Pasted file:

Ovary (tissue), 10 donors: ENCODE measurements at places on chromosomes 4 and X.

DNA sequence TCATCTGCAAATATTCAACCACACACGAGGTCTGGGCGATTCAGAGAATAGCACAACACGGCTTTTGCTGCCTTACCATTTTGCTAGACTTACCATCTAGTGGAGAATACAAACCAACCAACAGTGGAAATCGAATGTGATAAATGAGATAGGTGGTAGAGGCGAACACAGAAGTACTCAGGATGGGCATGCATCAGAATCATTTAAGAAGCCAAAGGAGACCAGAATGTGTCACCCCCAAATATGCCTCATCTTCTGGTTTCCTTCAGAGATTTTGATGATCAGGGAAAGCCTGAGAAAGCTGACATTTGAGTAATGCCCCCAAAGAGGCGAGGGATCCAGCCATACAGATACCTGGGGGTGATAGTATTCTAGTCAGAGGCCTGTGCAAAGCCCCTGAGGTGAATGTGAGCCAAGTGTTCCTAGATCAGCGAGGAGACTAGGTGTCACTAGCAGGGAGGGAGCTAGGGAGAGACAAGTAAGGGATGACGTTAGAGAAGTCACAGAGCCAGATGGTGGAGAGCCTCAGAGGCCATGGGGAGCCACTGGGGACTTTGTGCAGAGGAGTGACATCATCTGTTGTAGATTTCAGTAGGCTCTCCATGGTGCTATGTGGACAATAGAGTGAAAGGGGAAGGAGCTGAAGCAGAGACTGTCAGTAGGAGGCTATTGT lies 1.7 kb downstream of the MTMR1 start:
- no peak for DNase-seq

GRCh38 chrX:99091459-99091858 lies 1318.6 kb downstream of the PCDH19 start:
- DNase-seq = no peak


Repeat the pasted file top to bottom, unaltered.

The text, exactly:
Ovary (tissue), 10 donors: ENCODE measurements at places on chromosomes 4 and X.

DNA sequence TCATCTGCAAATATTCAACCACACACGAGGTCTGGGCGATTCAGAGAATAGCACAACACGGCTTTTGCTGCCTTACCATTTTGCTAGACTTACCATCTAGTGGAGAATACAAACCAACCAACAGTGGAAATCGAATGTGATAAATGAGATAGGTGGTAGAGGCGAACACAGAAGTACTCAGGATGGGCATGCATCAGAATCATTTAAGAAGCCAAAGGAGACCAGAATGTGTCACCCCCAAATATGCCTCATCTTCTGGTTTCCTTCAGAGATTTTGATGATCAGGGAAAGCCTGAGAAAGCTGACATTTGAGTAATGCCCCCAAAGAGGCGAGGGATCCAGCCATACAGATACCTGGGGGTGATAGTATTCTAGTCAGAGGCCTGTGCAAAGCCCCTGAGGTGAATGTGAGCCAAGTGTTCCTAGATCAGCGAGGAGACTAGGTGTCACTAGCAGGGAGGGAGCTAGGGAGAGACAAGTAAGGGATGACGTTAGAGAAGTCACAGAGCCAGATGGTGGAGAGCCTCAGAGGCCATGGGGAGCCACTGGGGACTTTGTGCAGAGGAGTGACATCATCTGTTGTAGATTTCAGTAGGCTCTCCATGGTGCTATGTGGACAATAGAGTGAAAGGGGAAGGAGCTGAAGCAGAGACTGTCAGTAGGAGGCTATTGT lies 1.7 kb downstream of the MTMR1 start:
- no peak for DNase-seq

GRCh38 chrX:99091459-99091858 lies 1318.6 kb downstream of the PCDH19 start:
- DNase-seq = no peak